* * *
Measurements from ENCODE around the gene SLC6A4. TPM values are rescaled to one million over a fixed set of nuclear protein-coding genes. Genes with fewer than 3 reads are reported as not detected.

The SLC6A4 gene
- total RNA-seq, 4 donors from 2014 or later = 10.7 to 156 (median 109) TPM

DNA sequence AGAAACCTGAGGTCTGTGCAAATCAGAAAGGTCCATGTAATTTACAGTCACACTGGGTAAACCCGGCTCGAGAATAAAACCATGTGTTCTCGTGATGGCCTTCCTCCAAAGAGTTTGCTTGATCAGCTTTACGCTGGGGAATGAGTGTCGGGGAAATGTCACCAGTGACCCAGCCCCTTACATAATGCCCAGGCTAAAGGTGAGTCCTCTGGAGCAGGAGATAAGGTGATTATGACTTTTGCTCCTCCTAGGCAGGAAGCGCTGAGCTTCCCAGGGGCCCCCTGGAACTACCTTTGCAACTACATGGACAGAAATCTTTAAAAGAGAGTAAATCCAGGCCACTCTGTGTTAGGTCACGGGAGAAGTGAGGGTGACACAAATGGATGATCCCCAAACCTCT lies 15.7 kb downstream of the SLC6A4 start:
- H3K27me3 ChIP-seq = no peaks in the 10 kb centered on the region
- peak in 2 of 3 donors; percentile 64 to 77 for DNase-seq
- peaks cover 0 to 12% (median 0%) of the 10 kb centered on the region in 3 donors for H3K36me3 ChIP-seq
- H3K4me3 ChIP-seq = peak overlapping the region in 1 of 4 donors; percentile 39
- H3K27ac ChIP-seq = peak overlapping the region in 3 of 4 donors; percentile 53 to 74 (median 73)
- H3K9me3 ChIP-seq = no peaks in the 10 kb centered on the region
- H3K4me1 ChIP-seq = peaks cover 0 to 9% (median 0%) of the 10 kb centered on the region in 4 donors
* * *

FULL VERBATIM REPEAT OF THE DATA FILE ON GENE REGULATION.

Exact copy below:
Measurements from ENCODE around the gene SLC6A4. TPM values are rescaled to one million over a fixed set of nuclear protein-coding genes. Genes with fewer than 3 reads are reported as not detected.

The SLC6A4 gene
- total RNA-seq, 4 donors from 2014 or later = 10.7 to 156 (median 109) TPM

DNA sequence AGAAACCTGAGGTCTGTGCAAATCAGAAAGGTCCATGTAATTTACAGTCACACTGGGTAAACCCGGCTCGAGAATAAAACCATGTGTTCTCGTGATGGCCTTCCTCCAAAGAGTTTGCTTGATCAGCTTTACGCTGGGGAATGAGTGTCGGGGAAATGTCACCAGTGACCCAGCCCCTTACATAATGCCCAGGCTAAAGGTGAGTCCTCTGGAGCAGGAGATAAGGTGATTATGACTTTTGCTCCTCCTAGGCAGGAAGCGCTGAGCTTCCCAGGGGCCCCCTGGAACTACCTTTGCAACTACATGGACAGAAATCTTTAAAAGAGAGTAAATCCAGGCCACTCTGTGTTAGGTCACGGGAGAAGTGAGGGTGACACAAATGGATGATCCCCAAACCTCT lies 15.7 kb downstream of the SLC6A4 start:
- H3K27me3 ChIP-seq = no peaks in the 10 kb centered on the region
- peak in 2 of 3 donors; percentile 64 to 77 for DNase-seq
- peaks cover 0 to 12% (median 0%) of the 10 kb centered on the region in 3 donors for H3K36me3 ChIP-seq
- H3K4me3 ChIP-seq = peak overlapping the region in 1 of 4 donors; percentile 39
- H3K27ac ChIP-seq = peak overlapping the region in 3 of 4 donors; percentile 53 to 74 (median 73)
- H3K9me3 ChIP-seq = no peaks in the 10 kb centered on the region
- H3K4me1 ChIP-seq = peaks cover 0 to 9% (median 0%) of the 10 kb centered on the region in 4 donors